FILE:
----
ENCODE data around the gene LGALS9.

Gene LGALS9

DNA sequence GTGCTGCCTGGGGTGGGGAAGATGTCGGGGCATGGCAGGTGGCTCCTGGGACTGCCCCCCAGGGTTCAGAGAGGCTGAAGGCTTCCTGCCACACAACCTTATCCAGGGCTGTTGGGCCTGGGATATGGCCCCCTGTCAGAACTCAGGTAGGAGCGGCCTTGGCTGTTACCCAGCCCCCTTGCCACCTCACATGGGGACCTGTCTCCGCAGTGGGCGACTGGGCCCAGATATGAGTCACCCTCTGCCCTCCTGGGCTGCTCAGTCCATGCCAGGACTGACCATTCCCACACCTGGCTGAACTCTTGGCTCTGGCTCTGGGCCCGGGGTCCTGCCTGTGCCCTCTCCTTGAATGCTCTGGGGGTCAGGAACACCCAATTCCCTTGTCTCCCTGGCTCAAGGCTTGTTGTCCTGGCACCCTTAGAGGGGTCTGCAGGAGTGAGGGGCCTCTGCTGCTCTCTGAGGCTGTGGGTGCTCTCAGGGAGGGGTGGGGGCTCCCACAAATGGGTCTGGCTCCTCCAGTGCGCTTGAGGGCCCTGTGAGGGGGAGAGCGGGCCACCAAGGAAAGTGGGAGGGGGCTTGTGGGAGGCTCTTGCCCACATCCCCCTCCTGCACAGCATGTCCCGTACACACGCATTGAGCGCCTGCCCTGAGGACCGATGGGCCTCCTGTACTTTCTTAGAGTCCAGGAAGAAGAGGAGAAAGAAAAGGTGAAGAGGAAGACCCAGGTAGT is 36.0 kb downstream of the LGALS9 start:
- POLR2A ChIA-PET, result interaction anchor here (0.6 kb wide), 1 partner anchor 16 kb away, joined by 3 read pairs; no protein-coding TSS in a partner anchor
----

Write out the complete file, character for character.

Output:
ENCODE data around the gene LGALS9.

Gene LGALS9

DNA sequence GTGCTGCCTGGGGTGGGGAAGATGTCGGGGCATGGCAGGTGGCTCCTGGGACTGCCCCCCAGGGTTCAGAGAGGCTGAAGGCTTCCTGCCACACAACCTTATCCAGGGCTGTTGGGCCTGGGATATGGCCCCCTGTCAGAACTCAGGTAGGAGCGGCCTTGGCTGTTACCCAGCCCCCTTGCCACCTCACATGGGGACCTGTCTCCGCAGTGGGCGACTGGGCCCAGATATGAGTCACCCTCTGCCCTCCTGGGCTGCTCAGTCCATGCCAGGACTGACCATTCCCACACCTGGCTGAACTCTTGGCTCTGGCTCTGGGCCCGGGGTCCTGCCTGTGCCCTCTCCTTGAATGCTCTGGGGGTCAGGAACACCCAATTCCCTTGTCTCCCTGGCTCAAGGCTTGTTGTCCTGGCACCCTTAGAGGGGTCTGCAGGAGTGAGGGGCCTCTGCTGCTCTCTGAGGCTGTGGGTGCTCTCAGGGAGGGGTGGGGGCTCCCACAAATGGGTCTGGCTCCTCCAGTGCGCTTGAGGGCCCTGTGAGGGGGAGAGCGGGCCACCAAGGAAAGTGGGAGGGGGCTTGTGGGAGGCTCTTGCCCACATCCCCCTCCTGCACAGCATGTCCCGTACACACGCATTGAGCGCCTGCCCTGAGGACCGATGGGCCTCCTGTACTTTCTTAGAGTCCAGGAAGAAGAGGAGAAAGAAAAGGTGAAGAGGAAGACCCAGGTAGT is 36.0 kb downstream of the LGALS9 start:
- POLR2A ChIA-PET, result interaction anchor here (0.6 kb wide), 1 partner anchor 16 kb away, joined by 3 read pairs; no protein-coding TSS in a partner anchor